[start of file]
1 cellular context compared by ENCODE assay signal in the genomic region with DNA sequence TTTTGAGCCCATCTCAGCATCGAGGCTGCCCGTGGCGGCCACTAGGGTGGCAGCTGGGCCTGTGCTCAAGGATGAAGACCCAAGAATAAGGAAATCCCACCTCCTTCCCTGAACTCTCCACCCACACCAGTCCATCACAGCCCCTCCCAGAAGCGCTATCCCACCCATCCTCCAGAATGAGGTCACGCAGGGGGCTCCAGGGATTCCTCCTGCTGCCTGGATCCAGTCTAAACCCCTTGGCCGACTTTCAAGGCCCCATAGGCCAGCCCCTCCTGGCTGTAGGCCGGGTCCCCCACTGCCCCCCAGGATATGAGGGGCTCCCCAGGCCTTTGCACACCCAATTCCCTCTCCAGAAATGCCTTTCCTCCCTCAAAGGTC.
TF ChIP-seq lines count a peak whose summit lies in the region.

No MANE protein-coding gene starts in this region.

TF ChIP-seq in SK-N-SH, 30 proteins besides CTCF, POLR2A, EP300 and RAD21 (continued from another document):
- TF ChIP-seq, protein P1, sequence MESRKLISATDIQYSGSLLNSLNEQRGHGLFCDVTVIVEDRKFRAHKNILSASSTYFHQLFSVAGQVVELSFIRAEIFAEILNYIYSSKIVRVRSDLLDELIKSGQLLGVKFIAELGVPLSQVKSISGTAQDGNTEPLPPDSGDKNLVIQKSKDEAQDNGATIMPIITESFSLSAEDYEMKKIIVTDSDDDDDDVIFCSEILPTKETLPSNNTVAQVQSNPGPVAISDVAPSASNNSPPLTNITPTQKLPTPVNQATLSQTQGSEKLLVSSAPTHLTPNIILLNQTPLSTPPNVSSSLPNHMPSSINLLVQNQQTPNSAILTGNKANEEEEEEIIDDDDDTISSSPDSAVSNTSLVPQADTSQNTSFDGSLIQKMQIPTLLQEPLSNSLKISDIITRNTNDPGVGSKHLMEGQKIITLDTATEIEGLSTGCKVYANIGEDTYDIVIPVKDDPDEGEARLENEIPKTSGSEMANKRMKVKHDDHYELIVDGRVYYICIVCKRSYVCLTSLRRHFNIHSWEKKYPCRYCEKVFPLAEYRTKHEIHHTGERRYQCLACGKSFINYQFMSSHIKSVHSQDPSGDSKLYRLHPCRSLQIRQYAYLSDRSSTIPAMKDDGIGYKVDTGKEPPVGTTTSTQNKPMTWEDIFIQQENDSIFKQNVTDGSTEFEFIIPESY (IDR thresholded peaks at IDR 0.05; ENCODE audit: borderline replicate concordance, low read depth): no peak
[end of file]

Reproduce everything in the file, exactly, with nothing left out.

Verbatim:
1 cellular context compared by ENCODE assay signal in the genomic region with DNA sequence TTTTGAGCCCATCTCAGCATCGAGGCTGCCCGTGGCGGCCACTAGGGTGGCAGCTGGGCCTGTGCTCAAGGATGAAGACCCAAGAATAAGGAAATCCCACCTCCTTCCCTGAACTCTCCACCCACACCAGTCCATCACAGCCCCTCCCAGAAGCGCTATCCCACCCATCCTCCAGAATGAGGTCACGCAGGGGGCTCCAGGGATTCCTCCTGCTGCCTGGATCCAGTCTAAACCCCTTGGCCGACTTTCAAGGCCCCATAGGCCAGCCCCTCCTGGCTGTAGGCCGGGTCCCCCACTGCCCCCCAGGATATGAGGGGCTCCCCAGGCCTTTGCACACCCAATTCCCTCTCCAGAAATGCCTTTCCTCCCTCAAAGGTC.
TF ChIP-seq lines count a peak whose summit lies in the region.

No MANE protein-coding gene starts in this region.

TF ChIP-seq in SK-N-SH, 30 proteins besides CTCF, POLR2A, EP300 and RAD21 (continued from another document):
- TF ChIP-seq, protein P1, sequence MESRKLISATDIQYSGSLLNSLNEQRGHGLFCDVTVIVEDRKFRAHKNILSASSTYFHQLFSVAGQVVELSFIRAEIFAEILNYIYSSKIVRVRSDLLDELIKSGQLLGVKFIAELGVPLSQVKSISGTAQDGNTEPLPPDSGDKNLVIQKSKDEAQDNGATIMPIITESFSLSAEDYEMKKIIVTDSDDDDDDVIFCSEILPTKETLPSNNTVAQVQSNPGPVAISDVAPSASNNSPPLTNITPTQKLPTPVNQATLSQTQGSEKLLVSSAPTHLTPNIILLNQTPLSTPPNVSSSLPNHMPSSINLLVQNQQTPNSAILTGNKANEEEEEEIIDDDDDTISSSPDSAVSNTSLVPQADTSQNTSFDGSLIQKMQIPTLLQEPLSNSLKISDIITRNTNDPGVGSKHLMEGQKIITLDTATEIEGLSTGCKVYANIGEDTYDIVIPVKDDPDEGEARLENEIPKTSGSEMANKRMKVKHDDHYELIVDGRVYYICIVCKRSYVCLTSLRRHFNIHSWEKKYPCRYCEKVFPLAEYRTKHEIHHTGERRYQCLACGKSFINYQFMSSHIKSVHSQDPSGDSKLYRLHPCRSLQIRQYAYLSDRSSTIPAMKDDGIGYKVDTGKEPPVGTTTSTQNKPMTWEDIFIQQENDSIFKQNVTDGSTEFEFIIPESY (IDR thresholded peaks at IDR 0.05; ENCODE audit: borderline replicate concordance, low read depth): no peak